Bpytop is an advanced, terminal-based control center for Linux. With it, users can view and manage their CPU usage, RAM/SWAP usage, network download/upload, and even terminate running programs!
In this tutorial, we’ll walk you through how to set up the Bpytop app on Linux. We’ll also go over how to use it too.
Installing Bpytop on Linux
The Bpytop is an impressive program with excellent graphics despite it being a terminal application. But, it doesn’t come pre-installed on any mainstream Linux operating systems. As a result, we must demonstrate how to set it up before we go over how to use it.
To start the installation of Bpytop on your Linux PC, launch a terminal window. Once the terminal window is open and ready to go, follow the installation instructions outlined below that corresponds with the Linux operating system, you are currently using.
Bpytop is available in the Snap app store, and it’s the best way to get the app working. The reason? All of the dependencies are taken care of, and there’s no need to install them manually.
Installing Bpytop on Linux starts by first enabling the Snapd runtime on your system. The Snapd runtime is a tool that runs in the background and manages Snaps on your system. To enable Snapd, follow our in-depth guide on the subject.
After you’ve set up the Snapd runtime on your computer, the installation of Bpytop can begin. Using the snap install command below, install the latest release of Bpytop.
sudo snap install bpytop
Following the installation of Bpytop, you must connect it to various components on your computer. If you do not make these connections, the app will not monitor and manage things like your CPU, processes, etc.
- Connect the app to “mount-observe”.
sudo snap connect bpytop:mount-observe
- Connect the app to “network-control.”
sudo snap connect bpytop:network-control
- Connect Bytop to “hardware-observe.”
sudo snap connect bpytop:hardware-observe
- Connect Bytop to “system-observe.”
sudo snap connect bpytop:system-observe
- Connect the program to “process-control.”
sudo snap connect bpytop:process-control
- Connect the Bytop program to “physical-memory-observe.”
sudo snap connect bpytop:physical-memory-observe
- Once all of the connections are taken care of, you can directly launch the Bpytop program through the terminal using the following command.
On Debian 11, Bpytop is in the official software repositories. If you’re a Debian 11 user, follow the command below to get Bpytop installed. If you are not a Debian 11 user and are using Debian 10, follow our guide to install Debian 11.
sudo apt-get install bpytop
Bpytop is available to Fedora Linux users within the Fedora software repositories. To install it, enter the command below in a terminal.
sudo dnf install bpytop
Arch Linux AUR
The Bpytop application is available for Arch Linux users in the Arch Linux AUR. To install the program on your computer, start by entering the following Pacman command below.
sudo pacman -S git base-devel
After running the Pacman command above, enter the commands below to install the Trizen AUR helper tool. This tool will make setting up Bpytop on Arch Linux much simpler.
git clone https://aur.archlinux.org/trizen.git cd trizen makepkg -sri
Once the Trizen AUR helper is installed on your Linux PC, use the makepkg command to set up Bpytop.
trizen -S bpytop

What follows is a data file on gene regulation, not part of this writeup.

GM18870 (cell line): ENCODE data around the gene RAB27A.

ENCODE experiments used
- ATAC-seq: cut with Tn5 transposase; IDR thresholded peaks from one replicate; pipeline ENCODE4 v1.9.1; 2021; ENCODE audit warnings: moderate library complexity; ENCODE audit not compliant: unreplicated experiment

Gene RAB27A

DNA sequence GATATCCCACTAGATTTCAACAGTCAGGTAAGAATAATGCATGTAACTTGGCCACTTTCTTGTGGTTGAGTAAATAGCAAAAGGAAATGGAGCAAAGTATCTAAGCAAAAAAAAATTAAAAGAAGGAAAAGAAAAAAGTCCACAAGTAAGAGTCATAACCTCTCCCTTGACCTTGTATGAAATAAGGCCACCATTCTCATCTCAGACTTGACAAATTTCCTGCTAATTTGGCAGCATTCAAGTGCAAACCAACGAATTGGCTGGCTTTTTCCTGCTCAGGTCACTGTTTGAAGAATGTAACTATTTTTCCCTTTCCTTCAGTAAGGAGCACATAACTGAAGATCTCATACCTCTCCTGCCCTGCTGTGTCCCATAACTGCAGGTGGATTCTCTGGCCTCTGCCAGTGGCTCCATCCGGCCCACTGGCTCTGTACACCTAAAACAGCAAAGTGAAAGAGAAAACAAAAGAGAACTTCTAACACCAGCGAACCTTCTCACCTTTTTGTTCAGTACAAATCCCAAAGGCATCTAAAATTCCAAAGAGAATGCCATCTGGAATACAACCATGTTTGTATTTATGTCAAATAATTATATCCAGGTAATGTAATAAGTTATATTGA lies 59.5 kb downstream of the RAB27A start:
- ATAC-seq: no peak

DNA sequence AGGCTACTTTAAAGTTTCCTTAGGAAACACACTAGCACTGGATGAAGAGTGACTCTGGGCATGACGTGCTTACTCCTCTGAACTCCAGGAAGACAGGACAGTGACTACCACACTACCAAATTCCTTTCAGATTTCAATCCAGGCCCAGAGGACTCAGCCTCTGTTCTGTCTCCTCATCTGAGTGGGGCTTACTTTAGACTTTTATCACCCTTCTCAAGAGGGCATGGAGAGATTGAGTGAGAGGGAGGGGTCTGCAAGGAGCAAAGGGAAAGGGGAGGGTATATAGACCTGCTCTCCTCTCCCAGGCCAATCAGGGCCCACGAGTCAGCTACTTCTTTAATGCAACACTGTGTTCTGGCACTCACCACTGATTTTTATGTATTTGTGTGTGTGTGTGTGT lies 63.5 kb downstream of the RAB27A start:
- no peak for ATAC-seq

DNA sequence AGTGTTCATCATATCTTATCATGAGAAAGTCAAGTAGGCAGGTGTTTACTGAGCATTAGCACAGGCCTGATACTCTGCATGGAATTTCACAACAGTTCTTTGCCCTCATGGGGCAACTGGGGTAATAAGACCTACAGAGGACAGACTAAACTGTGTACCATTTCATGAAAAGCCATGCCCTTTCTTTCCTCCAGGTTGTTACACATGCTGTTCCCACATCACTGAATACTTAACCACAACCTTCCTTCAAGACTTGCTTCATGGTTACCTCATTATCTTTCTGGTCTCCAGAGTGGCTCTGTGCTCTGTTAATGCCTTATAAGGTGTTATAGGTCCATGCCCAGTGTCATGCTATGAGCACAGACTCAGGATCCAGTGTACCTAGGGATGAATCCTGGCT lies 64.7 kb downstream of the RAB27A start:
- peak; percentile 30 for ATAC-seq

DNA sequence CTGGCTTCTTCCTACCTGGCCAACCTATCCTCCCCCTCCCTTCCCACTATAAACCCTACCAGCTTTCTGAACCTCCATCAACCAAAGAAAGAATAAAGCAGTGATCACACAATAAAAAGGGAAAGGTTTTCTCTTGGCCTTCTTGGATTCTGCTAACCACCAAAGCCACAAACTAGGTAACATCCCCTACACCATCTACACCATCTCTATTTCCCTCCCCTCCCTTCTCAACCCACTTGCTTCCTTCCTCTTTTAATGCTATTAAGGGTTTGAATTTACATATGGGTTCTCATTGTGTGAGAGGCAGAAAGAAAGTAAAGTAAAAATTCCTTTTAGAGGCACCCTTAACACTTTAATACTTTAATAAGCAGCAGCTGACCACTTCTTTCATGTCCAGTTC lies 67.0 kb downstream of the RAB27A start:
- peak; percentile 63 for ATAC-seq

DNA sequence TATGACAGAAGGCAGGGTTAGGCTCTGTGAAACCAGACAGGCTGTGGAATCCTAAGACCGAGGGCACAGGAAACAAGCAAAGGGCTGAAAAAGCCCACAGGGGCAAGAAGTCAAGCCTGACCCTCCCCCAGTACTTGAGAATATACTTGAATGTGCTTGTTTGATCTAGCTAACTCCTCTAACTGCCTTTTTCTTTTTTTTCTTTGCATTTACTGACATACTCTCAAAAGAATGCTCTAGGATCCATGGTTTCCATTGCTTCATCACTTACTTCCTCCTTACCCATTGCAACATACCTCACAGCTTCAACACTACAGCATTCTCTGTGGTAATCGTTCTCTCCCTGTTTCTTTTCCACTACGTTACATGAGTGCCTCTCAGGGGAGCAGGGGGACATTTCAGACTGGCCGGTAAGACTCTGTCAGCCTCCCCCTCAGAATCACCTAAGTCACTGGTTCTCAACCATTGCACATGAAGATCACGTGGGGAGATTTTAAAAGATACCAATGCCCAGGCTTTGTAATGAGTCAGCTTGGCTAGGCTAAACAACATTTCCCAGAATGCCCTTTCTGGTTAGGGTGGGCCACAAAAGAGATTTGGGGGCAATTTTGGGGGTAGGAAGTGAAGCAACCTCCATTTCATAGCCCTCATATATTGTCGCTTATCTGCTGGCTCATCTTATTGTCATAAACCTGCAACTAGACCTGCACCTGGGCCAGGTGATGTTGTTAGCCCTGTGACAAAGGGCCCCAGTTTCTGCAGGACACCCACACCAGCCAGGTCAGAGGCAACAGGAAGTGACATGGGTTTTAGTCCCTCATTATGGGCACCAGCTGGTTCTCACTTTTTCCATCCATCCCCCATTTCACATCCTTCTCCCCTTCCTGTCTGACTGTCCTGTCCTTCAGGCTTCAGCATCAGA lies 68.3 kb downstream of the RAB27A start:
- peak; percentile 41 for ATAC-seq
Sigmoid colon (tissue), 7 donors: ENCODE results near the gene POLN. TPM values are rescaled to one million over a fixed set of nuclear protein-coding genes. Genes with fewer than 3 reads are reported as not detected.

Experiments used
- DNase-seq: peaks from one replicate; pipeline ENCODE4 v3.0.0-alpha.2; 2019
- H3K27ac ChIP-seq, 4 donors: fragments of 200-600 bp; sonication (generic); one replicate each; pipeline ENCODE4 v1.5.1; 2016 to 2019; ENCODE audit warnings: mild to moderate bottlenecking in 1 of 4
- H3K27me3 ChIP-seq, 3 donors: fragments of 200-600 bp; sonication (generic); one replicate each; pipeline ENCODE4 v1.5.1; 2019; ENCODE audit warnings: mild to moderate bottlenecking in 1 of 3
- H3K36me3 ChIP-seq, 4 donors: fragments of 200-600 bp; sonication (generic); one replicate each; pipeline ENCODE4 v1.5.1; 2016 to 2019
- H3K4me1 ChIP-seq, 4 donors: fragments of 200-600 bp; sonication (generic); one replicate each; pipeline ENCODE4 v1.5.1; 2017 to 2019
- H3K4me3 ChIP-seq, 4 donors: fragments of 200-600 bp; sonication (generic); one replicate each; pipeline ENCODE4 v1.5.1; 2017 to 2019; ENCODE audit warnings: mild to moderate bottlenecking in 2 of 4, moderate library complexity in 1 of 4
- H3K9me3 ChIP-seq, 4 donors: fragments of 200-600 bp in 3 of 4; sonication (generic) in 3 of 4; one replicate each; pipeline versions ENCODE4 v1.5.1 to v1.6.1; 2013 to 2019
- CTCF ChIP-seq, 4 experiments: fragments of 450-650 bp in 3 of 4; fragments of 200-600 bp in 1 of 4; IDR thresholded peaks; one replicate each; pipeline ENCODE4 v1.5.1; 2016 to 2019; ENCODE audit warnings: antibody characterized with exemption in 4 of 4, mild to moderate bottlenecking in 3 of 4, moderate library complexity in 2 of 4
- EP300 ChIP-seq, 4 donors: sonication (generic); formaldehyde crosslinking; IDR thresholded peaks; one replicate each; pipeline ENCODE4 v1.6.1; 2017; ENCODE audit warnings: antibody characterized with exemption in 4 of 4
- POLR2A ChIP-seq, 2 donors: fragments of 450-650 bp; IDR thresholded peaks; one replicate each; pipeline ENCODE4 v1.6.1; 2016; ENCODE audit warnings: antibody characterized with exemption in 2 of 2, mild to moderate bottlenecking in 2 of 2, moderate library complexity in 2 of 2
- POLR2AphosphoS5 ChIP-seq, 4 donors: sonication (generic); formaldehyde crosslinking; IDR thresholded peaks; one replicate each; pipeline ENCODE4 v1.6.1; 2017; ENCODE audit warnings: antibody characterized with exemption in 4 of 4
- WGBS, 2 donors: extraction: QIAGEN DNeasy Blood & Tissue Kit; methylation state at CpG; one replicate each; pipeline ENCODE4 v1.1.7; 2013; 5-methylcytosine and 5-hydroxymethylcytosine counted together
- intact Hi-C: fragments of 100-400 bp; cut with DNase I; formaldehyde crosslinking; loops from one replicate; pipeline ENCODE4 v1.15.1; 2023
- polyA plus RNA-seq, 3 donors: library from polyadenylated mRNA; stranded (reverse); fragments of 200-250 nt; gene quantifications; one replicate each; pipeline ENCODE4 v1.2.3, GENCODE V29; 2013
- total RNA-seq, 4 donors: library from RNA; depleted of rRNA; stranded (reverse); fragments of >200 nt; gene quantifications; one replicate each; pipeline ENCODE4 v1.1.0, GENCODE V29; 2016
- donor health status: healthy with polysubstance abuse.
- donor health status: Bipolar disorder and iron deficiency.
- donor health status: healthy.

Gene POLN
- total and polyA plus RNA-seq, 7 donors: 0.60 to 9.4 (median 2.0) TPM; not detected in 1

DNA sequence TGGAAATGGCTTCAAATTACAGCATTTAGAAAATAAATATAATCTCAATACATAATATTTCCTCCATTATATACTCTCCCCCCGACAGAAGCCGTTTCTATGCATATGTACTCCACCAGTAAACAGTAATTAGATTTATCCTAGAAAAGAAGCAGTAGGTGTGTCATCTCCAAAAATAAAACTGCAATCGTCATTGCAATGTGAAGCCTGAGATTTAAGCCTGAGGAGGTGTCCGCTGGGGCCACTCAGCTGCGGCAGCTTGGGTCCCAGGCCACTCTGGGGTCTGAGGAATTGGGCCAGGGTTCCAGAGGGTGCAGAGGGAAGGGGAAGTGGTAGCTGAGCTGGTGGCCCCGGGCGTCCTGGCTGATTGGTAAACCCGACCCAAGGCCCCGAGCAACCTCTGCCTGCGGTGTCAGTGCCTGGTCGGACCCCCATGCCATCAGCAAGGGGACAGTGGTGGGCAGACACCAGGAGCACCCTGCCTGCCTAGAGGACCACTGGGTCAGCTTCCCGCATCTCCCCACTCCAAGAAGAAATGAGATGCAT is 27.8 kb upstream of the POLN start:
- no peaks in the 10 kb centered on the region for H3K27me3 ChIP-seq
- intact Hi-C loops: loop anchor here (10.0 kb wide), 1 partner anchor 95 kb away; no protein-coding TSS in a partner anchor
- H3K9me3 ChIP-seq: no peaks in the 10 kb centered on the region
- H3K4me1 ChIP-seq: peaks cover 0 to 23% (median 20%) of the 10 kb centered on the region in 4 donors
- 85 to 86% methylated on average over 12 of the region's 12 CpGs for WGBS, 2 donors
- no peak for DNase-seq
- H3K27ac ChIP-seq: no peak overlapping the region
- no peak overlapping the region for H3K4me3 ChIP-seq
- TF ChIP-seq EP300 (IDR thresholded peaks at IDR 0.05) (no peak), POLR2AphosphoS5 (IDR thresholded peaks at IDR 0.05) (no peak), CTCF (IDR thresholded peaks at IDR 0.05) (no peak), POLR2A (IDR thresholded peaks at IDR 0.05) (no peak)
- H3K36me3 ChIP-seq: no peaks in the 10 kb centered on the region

If you can’t use Snap packages or the Arch Linux AUR or the Debian installation method, you’ll need to build Bpytop from the source code via Python. To do this, refer to the project’s GitHub page and follow the instructions to get going.
Bpytop is a terminal program. To access it, open up your favorite terminal app and execute the following command.
Once the Bpytop app is open, you’ll see an overview of your system. At the top, you’ll see the CPU area, which shows CPU performance and CPU core usage. Below that, you’ll see memory usage, network usage, and a process manager.
Bpytop is a very complex program, especially if you’re new to Linux. Follow along below to learn how to use the app.
To monitor your CPU usage in Bpytop, look in the “CPU” section of the app. From there, look to the green line graph. This graph represents CPU usage. Larger lines represent more usage; smaller means lower usage.
Aside from the graph, you can also see a breakdown of how your CPU is performing per-core by looking at the box with your CPU’s name on it. It’ll show you a complete analysis of how each core is being used and what speed your CPU is currently clocked at.
Need to figure out how much RAM and DISK you are using? Take a look at the graphs in the “MEM” box. The red graph represents system memory in use. The yellow graph represents available memory, and the blue graph represents free memory.
In addition to the graphs, you’ll also see the “Disks” box. This box shows how much each file-system connected to your CPU is using. For example, “swap” under the “Disks” section can show you how much of your system’s SWAP (virtual memory) is in use, etc.
In the “Net” box for Bpytop, you can monitor your upload speed and download speed. To view your upload speed, look to the blue section of the graph in “Net.” Blue represents upload. To view download speed, look at the purple area of the graph.
Aside from the graph, the “Net” box also lists out speed in the text box next to the graph.
Bpytop allows you to manage your processes running on your Linux system. Here’s how to do it. First, look at the “proc” box. In this box, you’ll see a long list of each program running on the system, denoted by the user.
Using the mouse, scroll through the list, find the app you wish to kill (AKA close), and select it by clicking. After choosing the program, press the k button on the keyboard to instantly kill it.
Alternatively, if the k command doesn’t work, you can also end programs by pressing t (terminate) or i (interrupt).